Crypto Whales Buy the Dip After SEC Sues Binance

After the U.S. Securities and Exchange Commission (SEC) filed a lawsuit against leading cryptocurrency exchange Binance, cryptocurrency prices plunged amid a wave of fear, uncertainty and doubt (FUD), smart money investors have quickly started buying the dip.

According to data from popular blockchain analytics platform Lookonchain, significant movements of Circle’s stablecoin pegged to the U.S. dollar, USDC, were made shortly after news of the SEC’s filing against Binance, U.S.-based affiliate BAM Trading Services, and their founder, Changpeng Zhao broke.

This activity involved some of the largest cryptocurrency entities, often called ‘whales’ or ‘Smart Money’. These institutions, despite the prevailing market uncertainty, appear to be buying from what they perceive to be the bottom of the market.

Specifically, LookonChain detailed that popular crypto liquidity Provider and trading firm Cumberland withdraw 67.9 million USDC from Circle and deposited 67.1 million USDC into Coinbase, another major cryptocurrency exchange.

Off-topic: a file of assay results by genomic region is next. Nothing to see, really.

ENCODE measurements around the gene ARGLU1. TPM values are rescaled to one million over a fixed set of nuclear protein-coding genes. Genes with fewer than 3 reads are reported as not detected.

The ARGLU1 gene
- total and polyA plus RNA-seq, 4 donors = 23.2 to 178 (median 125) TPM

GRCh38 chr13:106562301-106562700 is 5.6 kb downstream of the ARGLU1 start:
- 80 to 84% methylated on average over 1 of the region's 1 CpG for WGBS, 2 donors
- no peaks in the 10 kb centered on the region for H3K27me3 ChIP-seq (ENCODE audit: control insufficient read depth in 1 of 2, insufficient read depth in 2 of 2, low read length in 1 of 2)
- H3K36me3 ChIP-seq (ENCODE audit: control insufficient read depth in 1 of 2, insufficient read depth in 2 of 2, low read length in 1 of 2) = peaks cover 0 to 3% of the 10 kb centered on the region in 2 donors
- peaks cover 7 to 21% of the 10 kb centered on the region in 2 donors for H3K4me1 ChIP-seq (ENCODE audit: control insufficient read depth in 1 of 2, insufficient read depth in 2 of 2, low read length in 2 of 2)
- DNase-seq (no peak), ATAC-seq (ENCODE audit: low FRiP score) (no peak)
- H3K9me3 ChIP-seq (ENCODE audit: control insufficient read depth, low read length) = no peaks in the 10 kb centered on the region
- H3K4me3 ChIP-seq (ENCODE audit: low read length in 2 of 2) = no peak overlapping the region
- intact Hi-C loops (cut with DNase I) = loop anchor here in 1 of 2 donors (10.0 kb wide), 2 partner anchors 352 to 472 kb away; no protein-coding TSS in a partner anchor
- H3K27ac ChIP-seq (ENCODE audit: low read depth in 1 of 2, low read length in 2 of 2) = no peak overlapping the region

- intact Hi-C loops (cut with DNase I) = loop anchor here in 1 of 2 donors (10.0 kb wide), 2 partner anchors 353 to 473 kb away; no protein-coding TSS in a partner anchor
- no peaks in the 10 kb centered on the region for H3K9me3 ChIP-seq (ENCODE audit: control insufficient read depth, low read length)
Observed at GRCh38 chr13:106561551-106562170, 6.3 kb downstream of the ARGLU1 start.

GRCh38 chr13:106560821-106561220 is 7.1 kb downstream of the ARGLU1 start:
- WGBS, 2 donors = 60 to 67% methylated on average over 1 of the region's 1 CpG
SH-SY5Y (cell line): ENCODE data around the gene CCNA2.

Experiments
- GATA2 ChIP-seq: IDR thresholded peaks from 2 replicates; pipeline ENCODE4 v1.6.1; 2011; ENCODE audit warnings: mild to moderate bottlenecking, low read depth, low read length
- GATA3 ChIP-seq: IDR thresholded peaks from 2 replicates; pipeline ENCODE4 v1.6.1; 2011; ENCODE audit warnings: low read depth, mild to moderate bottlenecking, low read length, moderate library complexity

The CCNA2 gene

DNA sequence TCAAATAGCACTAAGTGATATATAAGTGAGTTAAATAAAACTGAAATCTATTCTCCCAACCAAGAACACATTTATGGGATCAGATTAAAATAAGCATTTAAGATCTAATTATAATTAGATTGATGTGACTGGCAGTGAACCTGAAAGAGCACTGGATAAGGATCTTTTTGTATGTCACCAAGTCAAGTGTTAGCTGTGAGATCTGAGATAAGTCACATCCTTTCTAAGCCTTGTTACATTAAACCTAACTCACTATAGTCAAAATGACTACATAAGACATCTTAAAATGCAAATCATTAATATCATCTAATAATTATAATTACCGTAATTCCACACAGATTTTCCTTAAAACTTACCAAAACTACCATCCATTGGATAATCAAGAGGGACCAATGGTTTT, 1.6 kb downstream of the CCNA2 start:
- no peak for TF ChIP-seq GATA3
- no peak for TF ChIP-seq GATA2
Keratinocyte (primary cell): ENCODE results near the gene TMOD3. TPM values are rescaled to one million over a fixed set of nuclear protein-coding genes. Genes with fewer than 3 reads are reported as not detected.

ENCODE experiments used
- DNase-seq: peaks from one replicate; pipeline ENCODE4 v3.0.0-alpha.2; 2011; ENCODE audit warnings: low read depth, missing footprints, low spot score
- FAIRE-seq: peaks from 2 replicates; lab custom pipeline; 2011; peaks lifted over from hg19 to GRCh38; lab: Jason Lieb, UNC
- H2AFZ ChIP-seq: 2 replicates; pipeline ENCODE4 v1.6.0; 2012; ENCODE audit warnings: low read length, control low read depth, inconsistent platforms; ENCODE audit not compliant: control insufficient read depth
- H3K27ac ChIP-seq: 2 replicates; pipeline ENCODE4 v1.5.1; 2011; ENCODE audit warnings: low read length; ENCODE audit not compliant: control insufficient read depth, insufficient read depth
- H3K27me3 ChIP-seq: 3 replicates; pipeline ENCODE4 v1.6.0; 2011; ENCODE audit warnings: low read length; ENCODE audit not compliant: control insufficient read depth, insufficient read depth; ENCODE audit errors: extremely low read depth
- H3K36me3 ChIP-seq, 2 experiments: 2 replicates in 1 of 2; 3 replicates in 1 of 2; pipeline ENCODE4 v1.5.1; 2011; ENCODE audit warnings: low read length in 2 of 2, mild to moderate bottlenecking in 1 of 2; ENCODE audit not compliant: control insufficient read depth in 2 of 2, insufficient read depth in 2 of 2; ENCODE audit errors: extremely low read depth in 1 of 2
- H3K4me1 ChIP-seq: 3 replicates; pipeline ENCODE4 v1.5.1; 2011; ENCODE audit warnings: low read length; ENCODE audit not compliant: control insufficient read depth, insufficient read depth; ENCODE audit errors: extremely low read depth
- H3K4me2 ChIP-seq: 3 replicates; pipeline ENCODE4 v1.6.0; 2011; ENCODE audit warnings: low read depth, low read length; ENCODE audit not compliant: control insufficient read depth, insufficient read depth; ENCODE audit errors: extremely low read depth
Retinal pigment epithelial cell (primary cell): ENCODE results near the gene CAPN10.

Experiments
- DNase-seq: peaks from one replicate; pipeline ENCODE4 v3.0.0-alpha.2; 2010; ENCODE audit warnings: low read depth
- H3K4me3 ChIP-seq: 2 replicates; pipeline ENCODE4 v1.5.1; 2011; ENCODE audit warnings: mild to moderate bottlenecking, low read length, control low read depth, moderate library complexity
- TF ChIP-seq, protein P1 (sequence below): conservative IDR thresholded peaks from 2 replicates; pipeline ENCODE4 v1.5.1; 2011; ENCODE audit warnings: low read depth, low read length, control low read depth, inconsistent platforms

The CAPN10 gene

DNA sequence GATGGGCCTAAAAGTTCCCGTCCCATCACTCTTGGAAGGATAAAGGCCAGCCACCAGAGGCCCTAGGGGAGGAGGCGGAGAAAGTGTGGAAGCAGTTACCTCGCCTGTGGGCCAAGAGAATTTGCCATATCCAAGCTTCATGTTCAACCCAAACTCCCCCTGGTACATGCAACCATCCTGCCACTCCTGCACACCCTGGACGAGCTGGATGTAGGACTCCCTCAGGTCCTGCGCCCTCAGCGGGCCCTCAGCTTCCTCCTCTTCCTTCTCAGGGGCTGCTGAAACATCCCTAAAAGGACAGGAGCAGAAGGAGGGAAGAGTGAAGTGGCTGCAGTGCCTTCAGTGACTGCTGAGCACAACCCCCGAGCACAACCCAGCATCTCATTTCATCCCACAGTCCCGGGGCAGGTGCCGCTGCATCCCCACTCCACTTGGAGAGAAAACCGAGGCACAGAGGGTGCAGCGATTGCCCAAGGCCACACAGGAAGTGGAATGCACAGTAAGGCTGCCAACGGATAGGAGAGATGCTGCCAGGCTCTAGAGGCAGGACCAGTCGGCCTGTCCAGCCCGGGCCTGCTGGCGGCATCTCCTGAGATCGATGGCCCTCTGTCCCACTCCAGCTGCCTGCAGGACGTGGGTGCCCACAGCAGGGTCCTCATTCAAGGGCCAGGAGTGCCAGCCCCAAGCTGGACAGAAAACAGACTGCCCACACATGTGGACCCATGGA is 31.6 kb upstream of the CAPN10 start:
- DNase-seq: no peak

Similarly, FalconX, a digital assets and cryptocurrency trading platform, also exhibited noteworthy behavior. The company reportedly received 37 million USDC from Circle and subsequently deposited 29.5 million USDC into Binance.

These movements indicate that despite the lawsuit and the resultant market FUD, some entities are making strategic decisions and potentially taking advantage of the lower prices in the market.

As CryptoGlobe reported, responding to the lawsuit Binance expressed disappointment in the Commission’s decision to abandon what the company saw as good-faith negotiations aimed at a settlement to resolve the regulator’s investigations.

The company strongly disagrees with the SEC’s allegations and plans to staunchly defend its platform. Binance criticized the SEC’s approach, suggesting it is unsuitable for the complex and evolving digital asset industry, and it could potentially harm America’s global financial innovation standing.

The exchange also vehemently denied any risk to user assets on its platform and its U.S. affiliate, Binance.US. The company also suggests that the SEC’s actions may be more about generating headlines than safeguarding investors.

Featured image via Pixabay.

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